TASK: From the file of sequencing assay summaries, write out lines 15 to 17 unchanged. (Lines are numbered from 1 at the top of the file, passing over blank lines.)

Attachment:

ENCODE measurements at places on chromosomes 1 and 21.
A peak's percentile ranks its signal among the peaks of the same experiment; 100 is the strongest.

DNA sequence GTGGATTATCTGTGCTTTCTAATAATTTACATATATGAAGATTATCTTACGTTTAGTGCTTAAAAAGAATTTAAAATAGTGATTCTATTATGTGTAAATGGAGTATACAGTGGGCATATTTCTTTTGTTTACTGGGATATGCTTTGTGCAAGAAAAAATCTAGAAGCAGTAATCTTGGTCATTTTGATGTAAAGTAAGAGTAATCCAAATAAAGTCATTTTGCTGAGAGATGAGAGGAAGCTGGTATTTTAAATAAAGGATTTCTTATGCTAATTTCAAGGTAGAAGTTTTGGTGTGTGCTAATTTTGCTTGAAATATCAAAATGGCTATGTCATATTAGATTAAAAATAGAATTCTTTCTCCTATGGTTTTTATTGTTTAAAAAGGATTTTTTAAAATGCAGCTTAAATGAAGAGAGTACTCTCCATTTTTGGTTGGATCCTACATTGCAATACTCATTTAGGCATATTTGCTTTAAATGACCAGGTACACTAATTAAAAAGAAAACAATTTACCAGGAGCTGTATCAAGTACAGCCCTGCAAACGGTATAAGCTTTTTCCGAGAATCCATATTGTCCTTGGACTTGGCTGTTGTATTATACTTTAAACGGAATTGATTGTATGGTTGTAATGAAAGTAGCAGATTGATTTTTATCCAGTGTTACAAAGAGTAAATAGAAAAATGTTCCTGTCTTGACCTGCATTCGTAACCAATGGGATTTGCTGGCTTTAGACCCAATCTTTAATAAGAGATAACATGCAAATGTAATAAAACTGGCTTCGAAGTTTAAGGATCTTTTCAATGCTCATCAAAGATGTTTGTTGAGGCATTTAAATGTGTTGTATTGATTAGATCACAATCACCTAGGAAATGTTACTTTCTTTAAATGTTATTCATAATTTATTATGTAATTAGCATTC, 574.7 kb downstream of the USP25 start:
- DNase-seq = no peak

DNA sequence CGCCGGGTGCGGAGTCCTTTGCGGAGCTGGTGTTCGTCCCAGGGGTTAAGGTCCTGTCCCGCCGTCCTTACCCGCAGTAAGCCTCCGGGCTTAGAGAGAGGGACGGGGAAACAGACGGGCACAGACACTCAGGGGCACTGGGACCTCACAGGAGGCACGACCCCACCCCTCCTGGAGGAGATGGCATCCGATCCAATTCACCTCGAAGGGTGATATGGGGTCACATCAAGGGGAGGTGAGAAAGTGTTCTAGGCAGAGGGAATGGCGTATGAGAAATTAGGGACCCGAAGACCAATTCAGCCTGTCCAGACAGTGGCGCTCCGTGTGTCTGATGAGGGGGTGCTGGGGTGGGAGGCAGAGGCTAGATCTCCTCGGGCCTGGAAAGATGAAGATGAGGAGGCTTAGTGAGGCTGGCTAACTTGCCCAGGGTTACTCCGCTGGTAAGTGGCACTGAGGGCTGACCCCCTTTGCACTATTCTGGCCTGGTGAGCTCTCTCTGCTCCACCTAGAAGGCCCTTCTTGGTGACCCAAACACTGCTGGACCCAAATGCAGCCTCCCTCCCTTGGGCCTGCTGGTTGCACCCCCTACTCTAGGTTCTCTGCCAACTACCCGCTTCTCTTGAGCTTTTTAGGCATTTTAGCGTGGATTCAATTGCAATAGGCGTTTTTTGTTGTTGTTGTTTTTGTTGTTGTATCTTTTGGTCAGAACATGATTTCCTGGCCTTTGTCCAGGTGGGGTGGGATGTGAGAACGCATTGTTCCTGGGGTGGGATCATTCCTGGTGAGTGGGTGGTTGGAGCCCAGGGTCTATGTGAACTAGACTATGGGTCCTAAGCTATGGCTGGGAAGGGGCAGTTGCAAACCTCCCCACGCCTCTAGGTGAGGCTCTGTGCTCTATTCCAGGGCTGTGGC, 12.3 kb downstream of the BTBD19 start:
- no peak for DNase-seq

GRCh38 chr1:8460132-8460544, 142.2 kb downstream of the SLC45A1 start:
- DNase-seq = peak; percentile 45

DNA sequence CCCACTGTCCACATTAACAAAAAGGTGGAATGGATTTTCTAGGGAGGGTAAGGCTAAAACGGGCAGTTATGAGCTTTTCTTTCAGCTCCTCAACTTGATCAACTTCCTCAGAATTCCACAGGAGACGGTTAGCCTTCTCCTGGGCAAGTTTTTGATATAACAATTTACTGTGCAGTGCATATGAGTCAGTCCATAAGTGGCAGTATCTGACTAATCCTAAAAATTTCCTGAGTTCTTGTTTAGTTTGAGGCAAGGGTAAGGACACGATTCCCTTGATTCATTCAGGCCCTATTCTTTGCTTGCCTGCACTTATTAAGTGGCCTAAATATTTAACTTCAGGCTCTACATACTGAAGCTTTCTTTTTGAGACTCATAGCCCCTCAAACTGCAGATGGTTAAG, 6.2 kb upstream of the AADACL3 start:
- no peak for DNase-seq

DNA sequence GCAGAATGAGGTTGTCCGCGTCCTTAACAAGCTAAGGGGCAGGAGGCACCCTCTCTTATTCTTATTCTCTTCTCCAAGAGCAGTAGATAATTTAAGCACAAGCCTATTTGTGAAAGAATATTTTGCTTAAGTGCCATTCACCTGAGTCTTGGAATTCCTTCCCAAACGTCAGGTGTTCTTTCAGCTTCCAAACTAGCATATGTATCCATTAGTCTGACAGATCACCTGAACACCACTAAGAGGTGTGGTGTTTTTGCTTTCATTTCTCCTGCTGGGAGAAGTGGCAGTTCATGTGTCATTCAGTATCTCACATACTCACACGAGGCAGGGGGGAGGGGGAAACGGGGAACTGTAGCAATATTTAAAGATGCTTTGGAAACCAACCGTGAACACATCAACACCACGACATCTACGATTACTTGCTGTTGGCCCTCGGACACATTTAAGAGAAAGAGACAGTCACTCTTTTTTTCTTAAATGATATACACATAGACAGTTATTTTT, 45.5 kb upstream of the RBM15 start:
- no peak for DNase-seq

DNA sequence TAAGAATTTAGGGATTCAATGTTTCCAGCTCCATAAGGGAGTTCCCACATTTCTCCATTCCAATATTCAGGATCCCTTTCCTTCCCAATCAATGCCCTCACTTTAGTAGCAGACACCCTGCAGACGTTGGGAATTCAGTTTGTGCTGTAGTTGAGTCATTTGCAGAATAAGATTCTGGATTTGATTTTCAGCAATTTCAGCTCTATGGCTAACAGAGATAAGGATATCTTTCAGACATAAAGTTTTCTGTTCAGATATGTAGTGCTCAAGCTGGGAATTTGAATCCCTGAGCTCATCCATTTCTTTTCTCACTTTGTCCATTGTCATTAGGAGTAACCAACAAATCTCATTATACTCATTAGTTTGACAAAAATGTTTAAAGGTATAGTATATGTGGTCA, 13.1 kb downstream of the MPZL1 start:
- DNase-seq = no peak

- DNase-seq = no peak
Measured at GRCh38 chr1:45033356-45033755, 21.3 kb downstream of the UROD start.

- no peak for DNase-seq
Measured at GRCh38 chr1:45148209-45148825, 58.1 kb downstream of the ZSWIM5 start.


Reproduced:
- DNase-seq = no peak
Measured at GRCh38 chr1:45033356-45033755, 21.3 kb downstream of the UROD start.

- no peak for DNase-seq